ROUGH DIAMONDS: SS: ONE

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Status: Finished  |  Genre: Thrillers  |  House: Booksie Classic
A young woman and her boyfriend make a remarkable discovery in the cathedral of an Italian town.
And then things really get interesting . . . and a bit nasty,

Submitted: July 15, 2016

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Submitted: July 15, 2016

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ROUGH DIAMONDS

A Short Story in Chapters

Nicholas Cochra

Chapter One

 

Marsha was mesmerized by the intricate black and white diamond design of the church floor. 

Grant watched as she leaned ever closer; and then she went to her knees and placed her face no more than four inches from the marble.

They were alone in San Giovanni, the cathedral in the Italian town.

Winter light had vanished from the sky while human lights were quickly dotting the frosted windows of a thousand dwellings.

“Did you drop something Marsh?”

Grant’s tone weaved curiosity with some annoyance.

He was freezing, hungry and his visual stimulus meter had barreled through the red zone three sites past—two of which he had virtually no recollection.

“It’s this particular diamond I can’t figure out Grant; it shouldn’t look like this.”

“I’ll bite.”

“Well, when a fine floor is done with first class marble—like this one; even the Cosmati workshop used this grade; there should be perfectly sized sides to each part of the design,” sitting back on her haunches and sighing, “but this one, there,” and she tapped the diamond in question, “this one is not the same length; its right side, see?”

Grant Marlowe felt the finger of his dead mother and that of his dead sister, poke him in the small of his back while they chorused: 

Be a gentleman, Grant; all women will love you for that—at least.

This was one of many reminders that had been poured upon him as the result of being raised by two women.

So far, in his thirty-three years, the advice of the Terrible Twosome had proved to be invaluable, a fact which Grant begrudgingly admitted to himself, mainly because he had thought his sister a silly woman stuck in the past and his mother had been—at least the twenty years before she died—regarded as mildly deranged.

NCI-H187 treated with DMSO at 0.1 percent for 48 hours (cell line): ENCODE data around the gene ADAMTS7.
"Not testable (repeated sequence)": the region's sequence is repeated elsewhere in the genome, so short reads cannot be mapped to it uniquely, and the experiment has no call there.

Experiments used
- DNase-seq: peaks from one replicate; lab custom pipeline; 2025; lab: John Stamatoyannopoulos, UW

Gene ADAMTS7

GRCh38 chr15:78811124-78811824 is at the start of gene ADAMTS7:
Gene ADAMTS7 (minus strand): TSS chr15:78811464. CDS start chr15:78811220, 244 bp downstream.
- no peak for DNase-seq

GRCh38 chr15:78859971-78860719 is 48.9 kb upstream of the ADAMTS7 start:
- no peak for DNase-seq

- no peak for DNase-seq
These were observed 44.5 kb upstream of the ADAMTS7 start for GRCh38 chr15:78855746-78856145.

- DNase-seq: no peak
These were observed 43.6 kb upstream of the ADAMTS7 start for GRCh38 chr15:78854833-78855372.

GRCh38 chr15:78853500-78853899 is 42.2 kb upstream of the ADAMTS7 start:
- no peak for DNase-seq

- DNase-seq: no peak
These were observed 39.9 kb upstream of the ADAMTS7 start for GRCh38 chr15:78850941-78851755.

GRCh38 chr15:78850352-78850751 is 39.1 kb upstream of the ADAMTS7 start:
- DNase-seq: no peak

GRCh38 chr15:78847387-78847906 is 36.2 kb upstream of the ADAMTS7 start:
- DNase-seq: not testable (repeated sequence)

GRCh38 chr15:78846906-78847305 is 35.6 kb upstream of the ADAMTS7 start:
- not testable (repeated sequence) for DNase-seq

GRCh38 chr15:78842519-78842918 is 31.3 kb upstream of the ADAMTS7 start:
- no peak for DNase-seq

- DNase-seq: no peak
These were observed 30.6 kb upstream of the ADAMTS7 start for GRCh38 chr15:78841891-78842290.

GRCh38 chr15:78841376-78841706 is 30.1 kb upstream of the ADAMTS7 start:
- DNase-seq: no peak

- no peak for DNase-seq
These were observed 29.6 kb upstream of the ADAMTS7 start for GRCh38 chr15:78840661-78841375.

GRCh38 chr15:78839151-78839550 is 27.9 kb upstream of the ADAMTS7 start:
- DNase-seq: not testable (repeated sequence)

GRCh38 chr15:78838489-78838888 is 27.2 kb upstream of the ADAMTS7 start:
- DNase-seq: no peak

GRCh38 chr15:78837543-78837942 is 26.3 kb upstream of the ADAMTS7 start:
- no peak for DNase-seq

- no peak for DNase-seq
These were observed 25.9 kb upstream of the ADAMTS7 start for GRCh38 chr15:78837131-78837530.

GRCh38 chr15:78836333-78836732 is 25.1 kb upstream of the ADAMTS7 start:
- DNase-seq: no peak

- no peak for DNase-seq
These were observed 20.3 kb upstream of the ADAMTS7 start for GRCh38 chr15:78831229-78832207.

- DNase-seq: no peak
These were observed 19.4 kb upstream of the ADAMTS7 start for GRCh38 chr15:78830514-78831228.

Grant had heard the term applied by his Uncle Trevor and asked him for details. The best that Trevor could come up with was: “She’s always been nuts.”

Grant had not followed up this observation and thought that perhaps old Trevor was suffering a bit of dementia himself; that is, if you talked with him first thing in the morning when his BA was only point two; otherwise, any tests administered to, or research conducted about old Trevie, had to sport an asterisk due to the interference of alcohol.

Now some would argue that any research or findings made regarding Trevor Parker—even if done in the morning after the subject had awakened from a nineteen hour sleep—had to be discounted; or at least asterisked, because even that level of alcohol is sufficient (in most people ) to render them “under the influence.”

Well, the point about old Trevie was that he was always under the influence and so that was his default position; his starting point; his baseline.

Nobody could remember old Trevie marching about under a point two—ever.

“Which one—again—is it, Marsha?” and Grant bent all the way over and had his head almost on the floor next to Marsha’s index finger.

Marsha found herself looking at the back, shoulders and neck of her beloved as she marveled at yet another astonishing physical feat of her lover. 

She waited a moment to see how long he could stay bent over so far, but grew bored after a couple of moments and was eager to return to her mystery.

“This one, right under your nose,” and she laughed the laugh of a twenty-seven year-old sitting on the exquisite marble floor of the finest building in the town, with her lover and nobody else, “I wonder what time they close.”

“Nine, Mondays,” looking at his watch, “we have another hour and a half.”

Grant maintained his position and Marsha forgot about what an unusual posture he held and recommenced her thesis.